It seems that chicken is a major staple for the people I am feeding. For three weeks of the four-week menu cycle which I almost religiously follow, chicken, coming in boxes as whole thighs or drumsticks is served twice to thrice a week. More often than not, it’s usually chicken drumsticks marinated in an off-the-shelf BBQ sauce or chicken thighs done as oven-fried on a busy Tuesday lunch when visitors are welcomed to the centre and there is an open house. As much as I want to prepare other recipes if I can, given the allotted prep time I have and the available ingredients, I am always bounded by limited herbs and spices and aromatics and doing a minor twist to the already prix-fix, rotating monthly menu may only ruin the outcome. So far though, I have been successful in pleasing the clients by working on tested recipes with three to four ingredients. Some spices may also be too strong or too pungent for them and that further limits my already limited arsenal of spice rack. Salt is taboo.
In the grocery where I shop, chicken thighs are almost always ‘affordable.’ I have them in my freezer for easy braising and frying given the limited time I have now in my own kitchen. Apparently, my workweek has been extended until early in the evening and coming from work and preparing food for myself has already become a chore. I’d stop by a Chinese restaurant before heading home to relax, to have my fix and to eventually clear my palate. I’ve also allotted time for something I would recreate in my head a few days before my own ‘weekend’ begins, and from there, start my shopping. I only shop for what I really need now.
Tinola was also major staple growing up. It’s probably one of the easiest chicken recipes that can be converted into a meal and is a one-pot wonder. I don’t have anything against Tinola like Adobo, but I consider this dish more of a broth dish where it acts as a base for sauces and other main dishes.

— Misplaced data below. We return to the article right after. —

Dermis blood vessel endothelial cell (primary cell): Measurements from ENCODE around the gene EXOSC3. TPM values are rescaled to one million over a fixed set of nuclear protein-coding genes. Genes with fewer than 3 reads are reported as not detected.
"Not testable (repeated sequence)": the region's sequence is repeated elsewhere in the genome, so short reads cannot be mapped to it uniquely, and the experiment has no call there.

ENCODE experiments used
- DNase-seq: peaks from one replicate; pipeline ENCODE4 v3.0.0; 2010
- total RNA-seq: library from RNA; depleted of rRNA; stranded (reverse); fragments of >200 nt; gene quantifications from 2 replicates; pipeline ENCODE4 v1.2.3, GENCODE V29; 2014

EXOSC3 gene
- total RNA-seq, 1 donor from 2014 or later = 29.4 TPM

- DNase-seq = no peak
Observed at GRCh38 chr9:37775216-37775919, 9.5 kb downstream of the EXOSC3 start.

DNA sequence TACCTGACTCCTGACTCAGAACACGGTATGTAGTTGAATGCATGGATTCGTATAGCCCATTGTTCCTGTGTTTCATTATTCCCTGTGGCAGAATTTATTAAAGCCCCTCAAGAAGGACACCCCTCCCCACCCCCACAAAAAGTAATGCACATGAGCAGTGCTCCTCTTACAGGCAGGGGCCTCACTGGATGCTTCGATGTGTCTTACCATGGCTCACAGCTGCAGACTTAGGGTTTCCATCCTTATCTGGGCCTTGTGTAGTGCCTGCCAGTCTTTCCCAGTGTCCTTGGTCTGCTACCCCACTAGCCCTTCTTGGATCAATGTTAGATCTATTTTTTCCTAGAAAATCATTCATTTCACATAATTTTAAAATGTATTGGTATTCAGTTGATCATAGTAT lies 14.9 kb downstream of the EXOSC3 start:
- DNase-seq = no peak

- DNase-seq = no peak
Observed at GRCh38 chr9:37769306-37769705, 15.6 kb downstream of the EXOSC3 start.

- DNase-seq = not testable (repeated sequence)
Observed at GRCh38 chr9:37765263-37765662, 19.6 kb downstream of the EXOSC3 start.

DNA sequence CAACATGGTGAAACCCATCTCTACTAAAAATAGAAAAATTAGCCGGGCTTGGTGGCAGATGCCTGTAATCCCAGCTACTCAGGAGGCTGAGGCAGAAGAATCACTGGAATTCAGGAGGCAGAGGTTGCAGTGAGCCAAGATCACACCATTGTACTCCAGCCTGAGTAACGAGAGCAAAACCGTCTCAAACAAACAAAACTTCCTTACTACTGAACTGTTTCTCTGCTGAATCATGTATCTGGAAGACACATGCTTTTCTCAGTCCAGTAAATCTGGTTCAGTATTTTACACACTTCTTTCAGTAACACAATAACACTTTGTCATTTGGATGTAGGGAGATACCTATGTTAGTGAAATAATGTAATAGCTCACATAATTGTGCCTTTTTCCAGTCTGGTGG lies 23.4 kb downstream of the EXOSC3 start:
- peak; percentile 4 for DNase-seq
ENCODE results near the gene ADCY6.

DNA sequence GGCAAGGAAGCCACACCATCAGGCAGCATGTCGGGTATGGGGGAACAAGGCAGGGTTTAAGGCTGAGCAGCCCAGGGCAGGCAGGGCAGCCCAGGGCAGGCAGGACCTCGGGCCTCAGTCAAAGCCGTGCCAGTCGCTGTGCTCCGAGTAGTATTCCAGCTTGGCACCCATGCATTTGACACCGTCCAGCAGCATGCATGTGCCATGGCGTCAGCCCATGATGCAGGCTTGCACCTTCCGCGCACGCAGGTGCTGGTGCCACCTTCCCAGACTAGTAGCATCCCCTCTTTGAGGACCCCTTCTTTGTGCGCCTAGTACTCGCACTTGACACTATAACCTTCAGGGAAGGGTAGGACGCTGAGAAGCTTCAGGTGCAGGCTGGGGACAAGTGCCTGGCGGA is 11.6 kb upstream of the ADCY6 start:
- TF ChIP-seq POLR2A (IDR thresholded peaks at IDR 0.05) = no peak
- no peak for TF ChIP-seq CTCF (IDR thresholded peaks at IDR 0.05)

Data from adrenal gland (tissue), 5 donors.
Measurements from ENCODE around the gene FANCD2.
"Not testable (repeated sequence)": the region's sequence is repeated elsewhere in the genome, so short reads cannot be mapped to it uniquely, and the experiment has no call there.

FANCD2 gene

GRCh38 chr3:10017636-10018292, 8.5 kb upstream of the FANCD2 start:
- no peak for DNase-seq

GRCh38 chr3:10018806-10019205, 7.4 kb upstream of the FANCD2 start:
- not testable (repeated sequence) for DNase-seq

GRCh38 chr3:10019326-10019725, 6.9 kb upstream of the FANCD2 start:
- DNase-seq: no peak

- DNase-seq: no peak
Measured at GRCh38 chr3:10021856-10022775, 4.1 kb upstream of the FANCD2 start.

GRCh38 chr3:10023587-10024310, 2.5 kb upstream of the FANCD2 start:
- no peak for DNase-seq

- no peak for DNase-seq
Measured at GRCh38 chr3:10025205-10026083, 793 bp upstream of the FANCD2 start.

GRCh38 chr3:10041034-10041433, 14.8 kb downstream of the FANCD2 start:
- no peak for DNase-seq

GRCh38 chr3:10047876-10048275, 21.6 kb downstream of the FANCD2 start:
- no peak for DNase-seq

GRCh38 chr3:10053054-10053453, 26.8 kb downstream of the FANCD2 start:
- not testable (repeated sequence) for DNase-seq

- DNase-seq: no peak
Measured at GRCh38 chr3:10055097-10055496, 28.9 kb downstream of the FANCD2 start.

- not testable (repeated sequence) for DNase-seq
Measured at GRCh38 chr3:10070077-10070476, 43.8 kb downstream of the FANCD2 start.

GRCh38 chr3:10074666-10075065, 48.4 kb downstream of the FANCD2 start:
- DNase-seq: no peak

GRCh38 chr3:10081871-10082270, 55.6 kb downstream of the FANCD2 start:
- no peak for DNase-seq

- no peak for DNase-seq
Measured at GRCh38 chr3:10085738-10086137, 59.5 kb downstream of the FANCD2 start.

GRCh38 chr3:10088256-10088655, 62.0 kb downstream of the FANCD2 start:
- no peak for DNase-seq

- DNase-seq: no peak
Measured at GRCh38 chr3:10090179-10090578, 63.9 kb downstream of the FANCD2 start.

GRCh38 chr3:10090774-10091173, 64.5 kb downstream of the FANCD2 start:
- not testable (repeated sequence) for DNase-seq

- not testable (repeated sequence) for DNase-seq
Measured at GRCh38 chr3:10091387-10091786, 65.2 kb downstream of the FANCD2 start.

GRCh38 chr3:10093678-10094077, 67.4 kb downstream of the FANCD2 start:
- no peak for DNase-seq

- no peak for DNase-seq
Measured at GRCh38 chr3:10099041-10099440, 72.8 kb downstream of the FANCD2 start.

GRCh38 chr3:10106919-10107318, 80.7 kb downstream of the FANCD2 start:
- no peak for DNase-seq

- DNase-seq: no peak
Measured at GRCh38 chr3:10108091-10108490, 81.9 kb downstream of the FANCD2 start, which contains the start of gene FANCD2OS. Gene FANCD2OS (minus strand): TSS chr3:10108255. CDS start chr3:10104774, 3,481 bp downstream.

For this blog, I broke down each element of the ‘Tinola’ and concentrated on enhancing the flavour of the broth by adding lemongrass. I enjoy eating my chicken separately from my soup and vegetables unlike others who have them altogether in a bowl. Dried squid cooked with the broth is also a major element in this broth. I missed the opportunity of buying a pack when I was in Chinatown. I was still half asleep so to speak and all I really wanted was to hit the sack after a nice meal.
- Chicken Thighs
- Spanish Onions
- Green Onions
- Red Thai Chilis
- Black Peppercorns
- Sea Salt
Optional: Dried Squid
- Ground Blackpepper
Start a pot of water with the chicken thighs and throw the first boil. Rinse the pot and chicken in cold running water, and set aside.
Combine the chicken with the other ingredients in another pot, covered and let it poach for an hour or so or until the chicken has been fully cooked through. Gently lift the chicken from the pot, carefully avoiding the skin from ripping apart and let it hang-dry on a strainer. Strain the broth in another sauce pan, and adjust seasoning to taste.
Pre-boil the Spinach and Parnsips in a different pot using the same broth.
Chop the chicken Chinese Style and set the plate together with the sides. Drizzle with Patis and season with ground black pepper before serving and garnish the chicken and soup with finely chopped green onion.
ahref=”http://pictureclusters.blogspot.com/”>Food Friday</a><a title=”FoodTripFriday” href=http://www.foodtripfriday.net target=”_blank”><img title=”FTFBadge” src=”http://img.photobucket.com/albums/v358/fickleminded/FTF.png” alt=”FTFBadge” width=”250″ height=”125″ />